How Bank of America Is Transforming Its IT Infrastructure
Bank of America is undergoing a huge digital transformation in order to compete with up-and-coming FinTech companies that are eating into traditional banks’ market share. This transformation could inspire others in the finance world to make changes of their own.
Digital technologies have allowed small and savvy upstarts to disrupt giant competitors in almost every industry, and banking is no exception. Sensing a challenge from Silicon Valley startups, Bank of America Merrill Lynch has been leading the charge to modernize its banking capabilities for customers. The institution tripled its digital budget in 2016, and has sought out partnerships with new tech companies in order to integrate innovative services and applications that meet the expectations of today’s customers.
Hari Gopalkrishnan, CIO of client-facing platform technology at Bank of America, noted that "Our customers don't benchmark us against banks. They benchmark us against Uber and Amazon." In response, Bank of America is developing its online and mobile platforms for a cutting-edge, mobile-focused customer experience that prioritizes security and ease-of-use.
But even as clients come to expect seamless digital experiences, banks need to balance automated transactions with the human-centered, interpersonal side of banking, and make sure both sides are working in sync. Managing someone’s money demands a good deal of trust between bankers and customers, so banks can’t afford to simply lead customers through a series of automated hurdles to get what they want.
If they want to strike this delicate balance, companies like Bank of America will to engage clients across a variety of touchpoints: mobile devices, computers, and brick-and-mortar locations.
According to Aditya Bhasin, a CIO at Bank of America, IT involvement is crucial to extending streamlined, digital, front-end experiences throughout the organization. Considering that the bank boasts approximately 4,600 retail financial centers, 16,000 ATMs, and 34 million active online accounts, this is no small thing for Bank of America.
At the heart of the institution’s push into digital innovation is their drive towards a “software-defined infrastructure.” Believing that such an infrastructure is the future of finance, the bank created a private cloud system to accommodate massive network, storage, and server capacities, all of which necessary to support their many accounts.
But even with this customized digital infrastructure, Bank of America also realized that the work and expense involved in creating something so large from scratch was impractical. Instead, they worked with multiple tech startups in order to move “away from monolithic legacy systems and the vendor lock-in that goes with them.” Each of these tech companies specializes in a different discipline that contributes to Bank of America’s arsenal — Splunk handles log management and wire fraud, Tanium was called in for help with cybersecurity, and ModoPayments helped to establish new digital payment systems.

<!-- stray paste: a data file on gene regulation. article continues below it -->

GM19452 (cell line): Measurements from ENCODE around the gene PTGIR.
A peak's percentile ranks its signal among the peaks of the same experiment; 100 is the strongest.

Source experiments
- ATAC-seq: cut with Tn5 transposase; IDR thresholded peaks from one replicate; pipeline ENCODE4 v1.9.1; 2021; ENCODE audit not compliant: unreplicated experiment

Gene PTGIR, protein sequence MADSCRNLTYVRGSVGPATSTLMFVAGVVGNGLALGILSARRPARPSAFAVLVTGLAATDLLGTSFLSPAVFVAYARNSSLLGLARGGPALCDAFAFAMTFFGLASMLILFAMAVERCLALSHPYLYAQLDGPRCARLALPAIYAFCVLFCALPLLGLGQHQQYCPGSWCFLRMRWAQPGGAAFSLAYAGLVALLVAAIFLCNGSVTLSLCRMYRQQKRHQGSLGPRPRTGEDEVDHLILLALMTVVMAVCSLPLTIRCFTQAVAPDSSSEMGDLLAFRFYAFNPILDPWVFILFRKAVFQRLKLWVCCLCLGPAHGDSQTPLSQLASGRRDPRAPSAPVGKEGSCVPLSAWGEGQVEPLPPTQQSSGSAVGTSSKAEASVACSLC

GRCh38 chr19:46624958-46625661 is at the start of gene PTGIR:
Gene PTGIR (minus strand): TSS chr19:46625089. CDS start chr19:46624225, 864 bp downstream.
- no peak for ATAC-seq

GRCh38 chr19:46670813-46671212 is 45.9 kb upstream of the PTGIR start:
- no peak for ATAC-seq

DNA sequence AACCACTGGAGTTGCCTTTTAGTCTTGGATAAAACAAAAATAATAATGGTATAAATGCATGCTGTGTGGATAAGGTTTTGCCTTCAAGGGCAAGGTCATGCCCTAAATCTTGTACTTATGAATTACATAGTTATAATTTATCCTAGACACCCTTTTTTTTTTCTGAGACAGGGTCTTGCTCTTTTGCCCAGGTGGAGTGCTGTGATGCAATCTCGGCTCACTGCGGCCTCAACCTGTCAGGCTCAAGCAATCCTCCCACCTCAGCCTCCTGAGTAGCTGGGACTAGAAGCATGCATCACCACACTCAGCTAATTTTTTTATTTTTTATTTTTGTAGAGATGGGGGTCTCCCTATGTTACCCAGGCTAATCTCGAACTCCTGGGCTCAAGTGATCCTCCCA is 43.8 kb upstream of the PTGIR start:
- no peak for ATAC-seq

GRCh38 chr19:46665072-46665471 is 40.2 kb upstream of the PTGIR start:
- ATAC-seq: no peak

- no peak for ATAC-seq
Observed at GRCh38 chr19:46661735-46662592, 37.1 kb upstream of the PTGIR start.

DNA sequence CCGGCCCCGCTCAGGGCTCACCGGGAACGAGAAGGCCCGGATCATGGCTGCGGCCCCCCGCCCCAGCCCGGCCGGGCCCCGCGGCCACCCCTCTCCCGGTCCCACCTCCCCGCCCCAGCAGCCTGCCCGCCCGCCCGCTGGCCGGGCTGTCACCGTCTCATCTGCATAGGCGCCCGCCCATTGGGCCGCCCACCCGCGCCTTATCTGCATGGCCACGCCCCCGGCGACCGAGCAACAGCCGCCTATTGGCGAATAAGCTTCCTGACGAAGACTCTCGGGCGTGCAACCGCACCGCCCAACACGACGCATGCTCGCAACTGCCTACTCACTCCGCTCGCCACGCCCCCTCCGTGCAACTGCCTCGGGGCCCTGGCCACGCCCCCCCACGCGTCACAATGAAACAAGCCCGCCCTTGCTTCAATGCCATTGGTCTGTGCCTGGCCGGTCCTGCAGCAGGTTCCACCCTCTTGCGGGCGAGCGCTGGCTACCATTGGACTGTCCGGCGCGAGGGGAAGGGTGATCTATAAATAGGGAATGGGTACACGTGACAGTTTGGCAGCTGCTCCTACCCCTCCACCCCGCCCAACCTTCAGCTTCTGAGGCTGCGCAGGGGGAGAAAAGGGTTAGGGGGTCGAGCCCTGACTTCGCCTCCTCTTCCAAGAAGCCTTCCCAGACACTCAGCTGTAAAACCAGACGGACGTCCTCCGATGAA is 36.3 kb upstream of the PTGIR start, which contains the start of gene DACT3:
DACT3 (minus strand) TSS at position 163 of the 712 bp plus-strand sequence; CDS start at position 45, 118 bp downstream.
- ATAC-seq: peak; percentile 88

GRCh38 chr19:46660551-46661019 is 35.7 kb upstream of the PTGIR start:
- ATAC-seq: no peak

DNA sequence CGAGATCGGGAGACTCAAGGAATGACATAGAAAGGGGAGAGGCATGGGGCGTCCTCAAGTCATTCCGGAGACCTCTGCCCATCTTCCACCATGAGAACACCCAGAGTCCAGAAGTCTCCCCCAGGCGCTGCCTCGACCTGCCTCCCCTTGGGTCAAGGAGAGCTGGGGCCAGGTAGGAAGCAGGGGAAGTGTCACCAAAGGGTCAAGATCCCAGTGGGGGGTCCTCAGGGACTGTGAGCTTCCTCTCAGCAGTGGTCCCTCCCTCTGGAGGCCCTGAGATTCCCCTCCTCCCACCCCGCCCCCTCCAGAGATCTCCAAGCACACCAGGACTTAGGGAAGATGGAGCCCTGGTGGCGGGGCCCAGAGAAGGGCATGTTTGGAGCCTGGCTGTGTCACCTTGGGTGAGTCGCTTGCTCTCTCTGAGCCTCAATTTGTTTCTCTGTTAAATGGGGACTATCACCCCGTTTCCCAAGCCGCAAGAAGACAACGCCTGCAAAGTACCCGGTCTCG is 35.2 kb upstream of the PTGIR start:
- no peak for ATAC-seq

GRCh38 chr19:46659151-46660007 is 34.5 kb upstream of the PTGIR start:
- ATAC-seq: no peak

By collaborating with these different companies, Bank of America has set the industry standard for openness and interoperability. "Open, for us, isn't defined as 'your stuff works great with the rest of your stuff,’" said CTO David Reilly. "It means it has to work great with the rest of our stuff."
None of this would be possible without significant cultural shifts as IT and business departments adjust to this new collaborative spirit. In particular, Bank of America IT has learned not to go too far in customizing their tech following the shift from waterfall to agile development practices.
According to Reilly, “[Technologists are] driven to deliver everything you might need. But how many menu options aren't used? Typically, more than half. There's no downside to pushing for 100%. But if [...] it's not helping our company grow or reducing risk, it's not worth customizing." The most important priority, Reilly says, is “to get all stakeholders involved from the outset, putting executives around the same table as…IT [and] analytics.”
In light of this, other banks need to start thinking about potential improvements to IT infrastructure in order to compete with Bank of America and the digital-first platforms that inspired them. Financial services firms should examine the needs and preferences of their customers and make adjustments accordingly -- the best way to adjust, as shown by Bank of America, is to partner with tech vendors who specialize in the solutions they need.
TeamQuest’s tools have a proven ability to stabilize and increase the efficiency of electronic banking systems, track performance, model capacity requirements, and ease collaboration between IT and other departments. For example, one Czech bank made use of TeamQuest’s capacity planning tools to allow bankers to fully understand the technical aspects of their banking interface and receive advance warning of service delivery issues. Another Fortune 100 company was able to reduce capacity-related outages by a whopping 20% with the help of TeamQuest capacity management software.
Transforming IT infrastructure the takes effort, innovation, and collaboration, especially in the finance industry — but the returns you see from meeting new standards of customer expectations are well worth the initial investment.
(Photo Credit: Mike Mozart/Flickr)